Shared Experience

Dedicated Readers Help Crime Novelist Give Back

by Erin Simpson

For many authors, one of the biggest challenges of writing is finding an audience. Both debut novelists and seasoned writers wonder: How many people will buy my book? Who will read it? And who will come back wanting to read the next one? Writers take a big leap of faith when they put a book out into the world.

CJ Lyons is one of the lucky—and talented—ones. She is a former pediatric doctor turned award-winning crime novelist whose readership shows a level of dedication and admiration that is unheard of to most writers. Her first series, the award winning Angels of Mercy, was published to great success, earning countless accolades and drawing a hungry crowd of readers ready for more.

“I never thought I’d share my writing with the public. I never even dreamed of it being a career,” says CJ.

But she left her medical career almost fifteen years ago to pursue writing full time, due in part to the tragic death of her close friend. “As a pediatric intern, I lost a very close friend, a fellow intern,” she says. He was brutally murdered in his own home. While her friend’s killer was caught and brought to justice, many police departments lack sufficient funds to conduct thorough investigations at crime scenes. In honor of her friend, CJ continues to explore themes of brutality and justice in her novels.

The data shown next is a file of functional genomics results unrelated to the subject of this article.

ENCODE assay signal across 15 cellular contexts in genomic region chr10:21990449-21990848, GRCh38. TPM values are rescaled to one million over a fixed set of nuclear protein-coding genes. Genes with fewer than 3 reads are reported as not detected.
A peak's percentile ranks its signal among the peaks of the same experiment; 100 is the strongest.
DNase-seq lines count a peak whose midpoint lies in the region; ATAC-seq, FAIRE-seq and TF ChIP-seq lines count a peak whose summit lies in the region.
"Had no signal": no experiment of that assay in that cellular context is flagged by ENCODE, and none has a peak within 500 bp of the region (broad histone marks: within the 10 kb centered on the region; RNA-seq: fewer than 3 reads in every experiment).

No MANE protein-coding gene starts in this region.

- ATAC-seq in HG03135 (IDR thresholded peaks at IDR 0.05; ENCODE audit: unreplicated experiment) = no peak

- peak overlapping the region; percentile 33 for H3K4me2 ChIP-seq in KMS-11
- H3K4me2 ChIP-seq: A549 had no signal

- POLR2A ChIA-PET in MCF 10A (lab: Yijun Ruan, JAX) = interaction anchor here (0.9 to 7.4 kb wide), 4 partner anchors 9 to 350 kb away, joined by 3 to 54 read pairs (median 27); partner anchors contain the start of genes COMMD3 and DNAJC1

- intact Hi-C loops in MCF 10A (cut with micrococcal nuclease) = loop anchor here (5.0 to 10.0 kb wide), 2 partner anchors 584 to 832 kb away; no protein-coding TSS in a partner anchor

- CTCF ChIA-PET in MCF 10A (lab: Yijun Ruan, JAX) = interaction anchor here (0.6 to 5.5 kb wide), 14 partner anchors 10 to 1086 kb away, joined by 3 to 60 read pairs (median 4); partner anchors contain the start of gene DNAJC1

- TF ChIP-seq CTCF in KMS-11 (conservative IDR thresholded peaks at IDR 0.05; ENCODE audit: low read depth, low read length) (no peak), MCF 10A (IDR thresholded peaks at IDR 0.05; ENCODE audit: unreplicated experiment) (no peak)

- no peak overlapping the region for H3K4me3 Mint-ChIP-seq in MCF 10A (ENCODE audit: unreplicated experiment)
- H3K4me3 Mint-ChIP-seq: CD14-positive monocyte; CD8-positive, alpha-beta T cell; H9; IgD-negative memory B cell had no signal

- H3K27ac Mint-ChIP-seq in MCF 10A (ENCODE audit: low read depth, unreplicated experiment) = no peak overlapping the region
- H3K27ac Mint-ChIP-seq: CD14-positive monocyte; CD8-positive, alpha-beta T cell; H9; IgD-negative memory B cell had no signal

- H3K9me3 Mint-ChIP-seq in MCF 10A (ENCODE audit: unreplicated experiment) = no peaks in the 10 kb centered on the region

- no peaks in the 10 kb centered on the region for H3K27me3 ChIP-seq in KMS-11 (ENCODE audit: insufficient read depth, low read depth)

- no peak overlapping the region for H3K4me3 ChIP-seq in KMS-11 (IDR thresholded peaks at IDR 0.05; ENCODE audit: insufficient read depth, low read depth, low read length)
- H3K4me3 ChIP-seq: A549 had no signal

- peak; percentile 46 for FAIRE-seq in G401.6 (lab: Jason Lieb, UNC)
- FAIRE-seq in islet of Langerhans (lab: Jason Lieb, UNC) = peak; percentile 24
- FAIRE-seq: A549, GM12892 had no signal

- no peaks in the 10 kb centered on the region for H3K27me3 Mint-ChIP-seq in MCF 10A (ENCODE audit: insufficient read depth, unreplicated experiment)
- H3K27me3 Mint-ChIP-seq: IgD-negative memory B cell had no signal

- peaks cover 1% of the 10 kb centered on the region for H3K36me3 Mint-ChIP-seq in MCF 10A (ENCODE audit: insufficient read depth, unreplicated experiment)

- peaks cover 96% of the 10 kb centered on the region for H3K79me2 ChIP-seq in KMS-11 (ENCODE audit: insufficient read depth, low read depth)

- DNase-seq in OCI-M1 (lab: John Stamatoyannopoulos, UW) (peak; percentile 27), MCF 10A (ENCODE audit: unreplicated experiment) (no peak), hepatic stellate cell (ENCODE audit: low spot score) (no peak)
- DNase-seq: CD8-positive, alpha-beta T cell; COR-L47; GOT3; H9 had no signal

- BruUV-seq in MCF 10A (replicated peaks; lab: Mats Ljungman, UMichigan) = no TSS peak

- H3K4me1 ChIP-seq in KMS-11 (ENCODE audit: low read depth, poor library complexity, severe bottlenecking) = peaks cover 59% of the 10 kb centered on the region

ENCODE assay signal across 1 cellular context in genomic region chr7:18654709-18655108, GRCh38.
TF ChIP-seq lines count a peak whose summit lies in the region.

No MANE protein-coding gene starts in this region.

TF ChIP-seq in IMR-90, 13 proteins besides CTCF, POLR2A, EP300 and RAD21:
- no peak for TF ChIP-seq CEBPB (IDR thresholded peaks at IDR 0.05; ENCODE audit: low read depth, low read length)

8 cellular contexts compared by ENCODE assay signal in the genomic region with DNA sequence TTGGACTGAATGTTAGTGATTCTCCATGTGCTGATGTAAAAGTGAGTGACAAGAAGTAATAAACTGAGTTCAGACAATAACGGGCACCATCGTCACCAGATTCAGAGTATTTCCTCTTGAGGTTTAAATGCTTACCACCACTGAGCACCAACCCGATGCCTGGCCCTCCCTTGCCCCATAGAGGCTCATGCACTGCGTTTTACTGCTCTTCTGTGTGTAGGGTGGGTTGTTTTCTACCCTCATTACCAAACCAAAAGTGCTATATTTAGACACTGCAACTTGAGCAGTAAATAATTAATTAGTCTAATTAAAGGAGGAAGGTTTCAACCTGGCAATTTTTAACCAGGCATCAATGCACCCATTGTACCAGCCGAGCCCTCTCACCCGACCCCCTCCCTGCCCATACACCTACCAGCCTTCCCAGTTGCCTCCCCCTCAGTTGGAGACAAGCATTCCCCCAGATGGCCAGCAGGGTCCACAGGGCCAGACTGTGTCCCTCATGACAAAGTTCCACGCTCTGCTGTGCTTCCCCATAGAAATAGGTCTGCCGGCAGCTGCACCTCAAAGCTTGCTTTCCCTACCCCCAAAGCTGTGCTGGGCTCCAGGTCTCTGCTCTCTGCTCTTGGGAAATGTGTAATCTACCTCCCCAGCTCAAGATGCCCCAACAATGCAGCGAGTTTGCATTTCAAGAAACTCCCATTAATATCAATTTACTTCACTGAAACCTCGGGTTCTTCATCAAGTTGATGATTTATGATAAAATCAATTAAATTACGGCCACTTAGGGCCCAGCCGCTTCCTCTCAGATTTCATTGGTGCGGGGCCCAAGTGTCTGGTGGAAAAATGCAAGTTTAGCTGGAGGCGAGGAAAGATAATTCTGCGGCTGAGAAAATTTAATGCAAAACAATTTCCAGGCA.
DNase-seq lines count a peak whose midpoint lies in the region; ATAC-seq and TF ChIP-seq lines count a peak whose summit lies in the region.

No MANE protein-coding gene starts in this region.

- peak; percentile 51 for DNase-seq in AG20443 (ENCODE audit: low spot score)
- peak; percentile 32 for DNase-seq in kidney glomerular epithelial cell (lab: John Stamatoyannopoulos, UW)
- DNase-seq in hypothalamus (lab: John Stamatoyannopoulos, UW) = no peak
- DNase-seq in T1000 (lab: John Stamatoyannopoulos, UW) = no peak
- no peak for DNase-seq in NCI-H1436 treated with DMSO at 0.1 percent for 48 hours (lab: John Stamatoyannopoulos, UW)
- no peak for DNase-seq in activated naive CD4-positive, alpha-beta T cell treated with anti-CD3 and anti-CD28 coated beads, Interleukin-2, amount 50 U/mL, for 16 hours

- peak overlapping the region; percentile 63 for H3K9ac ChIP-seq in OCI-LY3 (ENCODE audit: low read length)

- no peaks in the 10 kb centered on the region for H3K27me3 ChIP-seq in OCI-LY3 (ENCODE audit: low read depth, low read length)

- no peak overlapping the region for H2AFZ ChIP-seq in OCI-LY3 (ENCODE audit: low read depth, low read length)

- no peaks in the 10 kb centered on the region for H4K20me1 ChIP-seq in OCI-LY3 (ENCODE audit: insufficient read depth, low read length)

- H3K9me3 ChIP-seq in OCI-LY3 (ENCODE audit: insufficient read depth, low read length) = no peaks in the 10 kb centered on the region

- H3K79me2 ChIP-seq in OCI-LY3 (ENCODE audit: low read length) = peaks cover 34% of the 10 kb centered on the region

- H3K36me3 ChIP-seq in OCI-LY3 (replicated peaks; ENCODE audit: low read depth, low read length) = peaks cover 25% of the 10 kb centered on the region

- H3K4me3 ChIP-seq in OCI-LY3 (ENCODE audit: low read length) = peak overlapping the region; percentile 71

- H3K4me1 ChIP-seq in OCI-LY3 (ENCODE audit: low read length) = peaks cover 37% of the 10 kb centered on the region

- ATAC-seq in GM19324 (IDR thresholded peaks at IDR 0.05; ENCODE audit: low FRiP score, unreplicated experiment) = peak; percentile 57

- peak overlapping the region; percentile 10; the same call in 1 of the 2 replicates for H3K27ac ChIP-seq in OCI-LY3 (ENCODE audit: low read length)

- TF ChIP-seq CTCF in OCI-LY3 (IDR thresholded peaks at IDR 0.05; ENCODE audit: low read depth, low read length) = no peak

With the success of her first book, CJ was eager to give her fans more of what they loved and decided to self-publish her second book, Blind Faith, as an e-book. Her New York City publishers were putting out one book a year, but CJ could easily write more and knew her readers were ready for them. In a brave move, she sent out a monthly newsletter asking readers to buy a copy of Blind Faith. In return, CJ created the Buy a Book, Make a Difference program and offered to donate money to a cause very near to her heart, the Sirchie Forensic Institution, which helps train police officers from around the country.

“Despite working for NYC publishers, it was my grassroots efforts to connect with readers that were propelling me up the bestsellers list,” says CJ.

Blind-Faith_CJ-LyonsAs a result, Blind Faith catapulted to the #2 spot on The New York Times Best Sellers list, landed at #12 on the USA Today list, and won the prestigious International Thriller Award. With this success, CJ decided to continue self-publishing while working alongside her corporate publishers, and to keep her readers involved and engaged through her fundraising efforts. When any of her books reach the Amazon or Barnes & Noble top 100 lists, CJ donates $3,000 to a charity, doubling her donation if the book makes it into the top 20. If her books land on The New York Times or USA Today bestseller lists, she pledges to donate $10,000.

While CJ gives her readers ownership over which charity should receive each donation, she still continues to donate to Sirchie, knowing how vital the foundation is to the criminal justice system. Because of CJ’s donations, 70 police departments have received scholarships to Sirchie. “It excites me every time I think of a police officer who has had this training and is able to catch the bad guy who would have otherwise gotten away,” says CJ.